The Sydney Swans coach has been criticized after he said vision of one of his players in a vulnerable moment shouldn’t been allowed on TV.
Sydney Swans coach John Longmire has been criticized for his comments after he said vision of a distraught Paddy McCartin in the change rooms shouldn’t have been aired on TV.
McCartin suffered a head knock in the Swans’ win over Hawthorn on Monday and was visibly upset when he came from the field and went down to the change rooms.
The former No. 1 draft pick, who missed three seasons after a series of concussion issues, will miss this week’s clash with Brisbane through concussion protocols but is ”absolutely fine”.
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Longmire said the vision of McCartin’s distress shouldn’t have been aired without the correct information.
He said the immediate reaction to McCartin’s concussion was “inflamed by the vision” that showed his emotional reaction to being subbed out and sparked fears for his immediate and long-term future.
“Personally I don’t think the vision should be shown in those situations,” Longmire said on Wednesday.
“I think the responsibility is to get the facts first and don’t go without any context. I think that’s maybe an issue for the AFL Players Association to take up.
“It’s not just about the fans, it’s about a player’s family and their friends and a whole network of people who are watching that and are impacted by the commentary and influenced by the speculation. It’s not just the general punter.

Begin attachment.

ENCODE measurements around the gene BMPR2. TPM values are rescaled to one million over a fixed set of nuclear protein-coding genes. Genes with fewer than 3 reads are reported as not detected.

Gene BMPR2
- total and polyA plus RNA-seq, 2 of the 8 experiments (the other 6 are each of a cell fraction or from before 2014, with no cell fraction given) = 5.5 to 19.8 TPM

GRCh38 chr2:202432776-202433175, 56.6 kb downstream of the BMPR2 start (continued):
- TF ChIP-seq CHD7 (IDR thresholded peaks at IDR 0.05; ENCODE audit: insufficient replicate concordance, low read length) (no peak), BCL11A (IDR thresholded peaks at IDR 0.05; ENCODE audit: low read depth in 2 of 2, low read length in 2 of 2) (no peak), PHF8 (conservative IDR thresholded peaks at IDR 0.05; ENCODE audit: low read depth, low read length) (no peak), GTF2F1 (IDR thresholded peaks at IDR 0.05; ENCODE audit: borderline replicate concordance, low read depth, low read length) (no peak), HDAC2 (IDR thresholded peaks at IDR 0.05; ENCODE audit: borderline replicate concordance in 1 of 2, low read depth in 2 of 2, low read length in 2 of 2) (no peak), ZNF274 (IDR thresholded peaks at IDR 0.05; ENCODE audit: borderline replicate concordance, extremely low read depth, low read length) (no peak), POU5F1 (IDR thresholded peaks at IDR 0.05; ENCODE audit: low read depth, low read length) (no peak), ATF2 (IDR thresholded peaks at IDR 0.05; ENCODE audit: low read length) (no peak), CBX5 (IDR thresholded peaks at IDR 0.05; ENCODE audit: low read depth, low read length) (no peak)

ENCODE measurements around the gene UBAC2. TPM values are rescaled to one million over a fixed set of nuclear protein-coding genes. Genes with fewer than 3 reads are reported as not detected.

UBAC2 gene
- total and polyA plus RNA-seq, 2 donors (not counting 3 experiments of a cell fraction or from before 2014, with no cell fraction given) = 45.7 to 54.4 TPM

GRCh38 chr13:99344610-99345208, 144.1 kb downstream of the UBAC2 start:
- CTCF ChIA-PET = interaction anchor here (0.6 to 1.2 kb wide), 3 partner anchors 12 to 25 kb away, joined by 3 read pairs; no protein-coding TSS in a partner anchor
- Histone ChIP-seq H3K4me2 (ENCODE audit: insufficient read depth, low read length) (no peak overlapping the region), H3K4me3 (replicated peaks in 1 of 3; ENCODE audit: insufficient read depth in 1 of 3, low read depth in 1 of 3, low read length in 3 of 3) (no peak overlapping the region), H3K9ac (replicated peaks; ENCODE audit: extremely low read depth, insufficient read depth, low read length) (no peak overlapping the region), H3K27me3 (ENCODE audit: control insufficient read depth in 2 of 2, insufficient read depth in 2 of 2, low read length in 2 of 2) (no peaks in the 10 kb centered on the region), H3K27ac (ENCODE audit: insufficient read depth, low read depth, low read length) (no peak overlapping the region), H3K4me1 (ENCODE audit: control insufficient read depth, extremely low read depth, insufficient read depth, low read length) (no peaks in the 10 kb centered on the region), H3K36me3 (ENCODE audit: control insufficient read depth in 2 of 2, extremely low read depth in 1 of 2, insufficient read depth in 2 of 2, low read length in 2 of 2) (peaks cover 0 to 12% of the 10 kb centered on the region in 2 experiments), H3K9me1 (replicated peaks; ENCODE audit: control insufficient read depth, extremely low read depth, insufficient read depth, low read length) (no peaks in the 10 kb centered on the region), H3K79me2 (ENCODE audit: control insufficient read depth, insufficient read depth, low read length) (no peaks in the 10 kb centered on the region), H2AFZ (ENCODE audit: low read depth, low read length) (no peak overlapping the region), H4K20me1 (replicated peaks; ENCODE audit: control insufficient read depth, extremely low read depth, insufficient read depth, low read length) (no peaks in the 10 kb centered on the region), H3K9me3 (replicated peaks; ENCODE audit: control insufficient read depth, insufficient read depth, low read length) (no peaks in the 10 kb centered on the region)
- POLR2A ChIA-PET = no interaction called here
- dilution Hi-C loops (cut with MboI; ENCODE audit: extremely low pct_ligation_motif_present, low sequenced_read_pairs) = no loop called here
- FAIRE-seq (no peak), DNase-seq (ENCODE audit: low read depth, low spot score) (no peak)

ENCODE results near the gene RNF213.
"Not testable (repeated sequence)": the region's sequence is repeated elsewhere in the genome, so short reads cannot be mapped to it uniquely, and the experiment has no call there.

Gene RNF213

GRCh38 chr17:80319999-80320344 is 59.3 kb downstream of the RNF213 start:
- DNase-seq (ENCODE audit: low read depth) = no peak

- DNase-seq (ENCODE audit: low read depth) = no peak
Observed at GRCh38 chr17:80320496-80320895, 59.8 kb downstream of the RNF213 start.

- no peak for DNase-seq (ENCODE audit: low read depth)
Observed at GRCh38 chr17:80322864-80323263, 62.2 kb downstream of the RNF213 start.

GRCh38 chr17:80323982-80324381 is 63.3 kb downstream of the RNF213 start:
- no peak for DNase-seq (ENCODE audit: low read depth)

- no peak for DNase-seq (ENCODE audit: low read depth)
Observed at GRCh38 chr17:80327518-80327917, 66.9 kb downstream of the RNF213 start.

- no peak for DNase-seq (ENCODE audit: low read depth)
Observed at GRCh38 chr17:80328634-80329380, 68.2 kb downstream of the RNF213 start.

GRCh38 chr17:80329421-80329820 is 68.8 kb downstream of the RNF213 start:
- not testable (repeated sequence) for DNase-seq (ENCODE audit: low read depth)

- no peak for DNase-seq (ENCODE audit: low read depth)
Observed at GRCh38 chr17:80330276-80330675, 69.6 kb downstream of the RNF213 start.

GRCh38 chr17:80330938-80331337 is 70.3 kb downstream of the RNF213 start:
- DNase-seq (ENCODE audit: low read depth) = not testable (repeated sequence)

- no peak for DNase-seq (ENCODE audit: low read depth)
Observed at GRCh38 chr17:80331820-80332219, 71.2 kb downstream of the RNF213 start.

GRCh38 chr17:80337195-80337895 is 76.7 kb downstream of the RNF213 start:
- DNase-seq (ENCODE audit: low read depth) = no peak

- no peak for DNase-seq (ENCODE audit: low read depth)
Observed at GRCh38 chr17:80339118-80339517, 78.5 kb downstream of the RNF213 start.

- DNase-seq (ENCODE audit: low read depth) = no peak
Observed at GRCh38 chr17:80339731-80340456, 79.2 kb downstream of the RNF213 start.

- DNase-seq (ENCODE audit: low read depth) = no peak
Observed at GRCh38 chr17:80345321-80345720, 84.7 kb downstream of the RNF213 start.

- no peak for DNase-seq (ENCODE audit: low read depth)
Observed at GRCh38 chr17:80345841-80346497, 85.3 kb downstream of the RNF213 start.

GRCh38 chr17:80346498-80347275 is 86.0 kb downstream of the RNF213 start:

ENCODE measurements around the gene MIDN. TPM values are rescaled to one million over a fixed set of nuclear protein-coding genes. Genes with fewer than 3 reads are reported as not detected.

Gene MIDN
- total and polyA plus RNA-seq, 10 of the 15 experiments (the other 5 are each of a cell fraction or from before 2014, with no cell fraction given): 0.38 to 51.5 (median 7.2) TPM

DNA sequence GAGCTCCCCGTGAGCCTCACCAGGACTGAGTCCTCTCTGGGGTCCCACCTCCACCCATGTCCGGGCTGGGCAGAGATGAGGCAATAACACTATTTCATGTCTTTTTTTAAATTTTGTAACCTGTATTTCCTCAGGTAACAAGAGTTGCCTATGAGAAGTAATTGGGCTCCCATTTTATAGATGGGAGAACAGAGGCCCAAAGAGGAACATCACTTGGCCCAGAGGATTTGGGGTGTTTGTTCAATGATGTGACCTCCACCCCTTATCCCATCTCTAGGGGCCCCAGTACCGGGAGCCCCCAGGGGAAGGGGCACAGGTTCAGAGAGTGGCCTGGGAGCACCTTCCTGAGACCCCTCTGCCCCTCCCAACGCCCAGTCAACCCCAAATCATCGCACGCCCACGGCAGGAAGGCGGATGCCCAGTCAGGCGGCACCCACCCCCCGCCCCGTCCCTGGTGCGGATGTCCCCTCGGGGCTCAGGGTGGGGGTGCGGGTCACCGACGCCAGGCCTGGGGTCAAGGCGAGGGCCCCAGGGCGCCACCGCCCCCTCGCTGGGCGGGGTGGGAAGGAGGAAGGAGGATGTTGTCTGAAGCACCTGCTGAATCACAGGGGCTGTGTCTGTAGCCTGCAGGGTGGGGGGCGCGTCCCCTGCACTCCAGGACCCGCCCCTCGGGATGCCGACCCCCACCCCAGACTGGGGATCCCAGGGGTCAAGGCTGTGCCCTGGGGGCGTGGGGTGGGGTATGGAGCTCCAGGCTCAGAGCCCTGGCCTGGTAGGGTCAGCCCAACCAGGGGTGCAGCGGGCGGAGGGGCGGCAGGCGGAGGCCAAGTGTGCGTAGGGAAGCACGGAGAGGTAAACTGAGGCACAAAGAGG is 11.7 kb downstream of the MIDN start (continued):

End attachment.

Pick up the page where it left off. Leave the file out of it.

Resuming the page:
“I understand people seeing the vision before the game and in the warm-up, but in moments where you are not quite sure of the background … we have to take a deep breath and find out a few of the facts before running with it.
“He (McCartin) felt terrific, his emotion was purely based on the fact he’d been ruled out of the game and would miss a match.
“You can understand there’s a bit of anxiety with Paddy as well going into that process after what he’s been through, particularly when he feels really good.
“He understands the doctors ruled him out and we absolutely back our doctors in. That was the context behind the vision and I’m not sure too many people took that in.”
But veteran AFL journalist Caroline Wilson believes Longmire was wrong to criticize the broadcasters when McCartin could have been taken to a private area away from the cameras.
“I’ve got enormous respect for John Longmire but that is just wrong,” Wilson said on Footy Classified on Wednesday night.
“It’s not fair what he said. I mean, if the Swans cared so much about the vision then they needed to send him straight into a separate room, into a doctor’s room or a trainer’s room.
“They didn’t have to put him where the cameras could see him. It was the Swans’ mistake.
“I don’t blame them. It was in the heat of battle and I don’t blame the media drawing conclusions.
“Seeing a shattered Paddy McCartin and everyone knowing his history and Paddy McCartin himself might have thought he was undergoing some problems.
“If it was that bad, maybe Sydney should have communicated more with the media who wanted to know what was going on.”
Former St Kilda and Fremantle coach Ross Lyon agreed.
“We know the environment,” he said.
“It’s live theatre. I was watching it and I was fascinated by it. I understand the sensitivities and where John’s coming from but we know the environment we operate in, we know the interest.
“Every coach in the AFL says, ‘Control the controllables’. Well that applies to support staff as well as medical (staff). Control the controllable. I know there’s a room there, you just go to the left and you’re in private.
“But it was compelling TV. It’s sensitive on the families but it is what it is.”
Longmire said the use of such vision “will be mentioned” to the AFL, but he didn’t expect a change.
“It’s a personal view I’ve got. It’s invasive into a player’s personal space in those moments,” he said.
“I don’t expect anything to be done about it … it would be good if it was. It would be good if it was a consideration.
“Both of them are really good and both of them felt good after the game.”